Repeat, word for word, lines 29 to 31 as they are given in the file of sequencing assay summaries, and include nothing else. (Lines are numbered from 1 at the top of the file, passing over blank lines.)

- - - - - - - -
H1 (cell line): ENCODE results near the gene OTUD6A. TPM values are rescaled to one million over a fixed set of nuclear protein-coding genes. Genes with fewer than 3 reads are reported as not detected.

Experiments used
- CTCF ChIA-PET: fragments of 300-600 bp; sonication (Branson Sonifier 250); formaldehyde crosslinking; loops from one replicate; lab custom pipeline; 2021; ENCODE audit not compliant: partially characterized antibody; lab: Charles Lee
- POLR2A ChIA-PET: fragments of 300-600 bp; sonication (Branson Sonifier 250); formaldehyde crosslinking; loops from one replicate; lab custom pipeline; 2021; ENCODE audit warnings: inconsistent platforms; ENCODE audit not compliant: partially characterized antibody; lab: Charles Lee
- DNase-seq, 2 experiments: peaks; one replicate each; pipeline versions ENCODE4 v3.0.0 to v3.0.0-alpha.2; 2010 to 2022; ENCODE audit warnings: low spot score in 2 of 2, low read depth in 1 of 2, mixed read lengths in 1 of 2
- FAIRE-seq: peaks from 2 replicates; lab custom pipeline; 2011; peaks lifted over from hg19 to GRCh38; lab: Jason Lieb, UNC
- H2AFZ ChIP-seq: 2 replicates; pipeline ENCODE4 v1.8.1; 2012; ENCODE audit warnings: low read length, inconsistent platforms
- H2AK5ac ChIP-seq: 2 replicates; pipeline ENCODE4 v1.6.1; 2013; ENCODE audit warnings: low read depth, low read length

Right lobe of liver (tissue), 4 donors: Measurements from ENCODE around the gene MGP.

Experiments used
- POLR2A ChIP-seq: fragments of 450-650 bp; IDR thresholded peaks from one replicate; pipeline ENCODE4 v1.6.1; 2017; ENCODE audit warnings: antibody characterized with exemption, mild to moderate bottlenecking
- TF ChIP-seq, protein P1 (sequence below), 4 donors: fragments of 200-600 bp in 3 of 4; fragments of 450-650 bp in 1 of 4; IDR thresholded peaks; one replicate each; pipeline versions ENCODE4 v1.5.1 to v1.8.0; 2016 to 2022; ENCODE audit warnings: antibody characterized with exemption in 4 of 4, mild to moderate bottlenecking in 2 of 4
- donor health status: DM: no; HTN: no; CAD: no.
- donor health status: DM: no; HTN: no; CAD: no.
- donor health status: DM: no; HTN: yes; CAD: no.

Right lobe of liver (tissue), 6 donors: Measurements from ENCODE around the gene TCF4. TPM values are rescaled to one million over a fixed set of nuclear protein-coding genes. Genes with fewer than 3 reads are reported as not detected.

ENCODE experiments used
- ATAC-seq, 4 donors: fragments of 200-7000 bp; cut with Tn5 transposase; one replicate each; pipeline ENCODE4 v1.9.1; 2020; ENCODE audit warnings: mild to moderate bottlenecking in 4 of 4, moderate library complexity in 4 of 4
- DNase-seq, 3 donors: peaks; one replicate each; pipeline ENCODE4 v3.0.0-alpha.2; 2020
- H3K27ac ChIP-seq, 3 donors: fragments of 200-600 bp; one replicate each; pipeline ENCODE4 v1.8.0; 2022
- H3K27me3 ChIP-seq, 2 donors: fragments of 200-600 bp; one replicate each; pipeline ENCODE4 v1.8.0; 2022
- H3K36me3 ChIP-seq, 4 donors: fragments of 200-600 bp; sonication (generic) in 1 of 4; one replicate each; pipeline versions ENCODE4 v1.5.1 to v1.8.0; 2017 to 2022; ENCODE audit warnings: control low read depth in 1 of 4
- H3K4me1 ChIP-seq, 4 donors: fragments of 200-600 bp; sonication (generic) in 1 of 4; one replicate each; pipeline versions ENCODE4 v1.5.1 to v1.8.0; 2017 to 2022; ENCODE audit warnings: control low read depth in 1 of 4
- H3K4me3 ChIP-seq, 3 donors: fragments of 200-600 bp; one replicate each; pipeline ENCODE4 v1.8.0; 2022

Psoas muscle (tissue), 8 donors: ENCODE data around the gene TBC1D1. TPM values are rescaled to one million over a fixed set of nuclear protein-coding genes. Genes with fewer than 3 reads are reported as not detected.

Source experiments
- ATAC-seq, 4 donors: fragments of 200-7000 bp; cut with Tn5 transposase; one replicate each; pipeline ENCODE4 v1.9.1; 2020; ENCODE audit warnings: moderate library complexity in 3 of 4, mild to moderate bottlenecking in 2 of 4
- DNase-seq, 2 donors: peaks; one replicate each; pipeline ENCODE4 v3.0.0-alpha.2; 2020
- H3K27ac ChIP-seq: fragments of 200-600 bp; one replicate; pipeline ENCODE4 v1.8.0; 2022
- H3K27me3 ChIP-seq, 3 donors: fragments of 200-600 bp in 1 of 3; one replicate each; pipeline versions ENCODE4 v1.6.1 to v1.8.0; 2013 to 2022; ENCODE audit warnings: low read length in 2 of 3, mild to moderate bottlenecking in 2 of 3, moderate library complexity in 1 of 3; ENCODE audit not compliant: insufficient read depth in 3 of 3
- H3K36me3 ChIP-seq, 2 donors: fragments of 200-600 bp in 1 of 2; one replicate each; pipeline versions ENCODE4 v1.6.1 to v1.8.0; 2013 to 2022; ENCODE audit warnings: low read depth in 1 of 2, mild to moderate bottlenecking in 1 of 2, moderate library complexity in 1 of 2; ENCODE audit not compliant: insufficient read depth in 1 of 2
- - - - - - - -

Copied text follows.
- H3K27ac ChIP-seq: fragments of 200-600 bp; one replicate; pipeline ENCODE4 v1.8.0; 2022
- H3K27me3 ChIP-seq, 3 donors: fragments of 200-600 bp in 1 of 3; one replicate each; pipeline versions ENCODE4 v1.6.1 to v1.8.0; 2013 to 2022; ENCODE audit warnings: low read length in 2 of 3, mild to moderate bottlenecking in 2 of 3, moderate library complexity in 1 of 3; ENCODE audit not compliant: insufficient read depth in 3 of 3
- H3K36me3 ChIP-seq, 2 donors: fragments of 200-600 bp in 1 of 2; one replicate each; pipeline versions ENCODE4 v1.6.1 to v1.8.0; 2013 to 2022; ENCODE audit warnings: low read depth in 1 of 2, mild to moderate bottlenecking in 1 of 2, moderate library complexity in 1 of 2; ENCODE audit not compliant: insufficient read depth in 1 of 2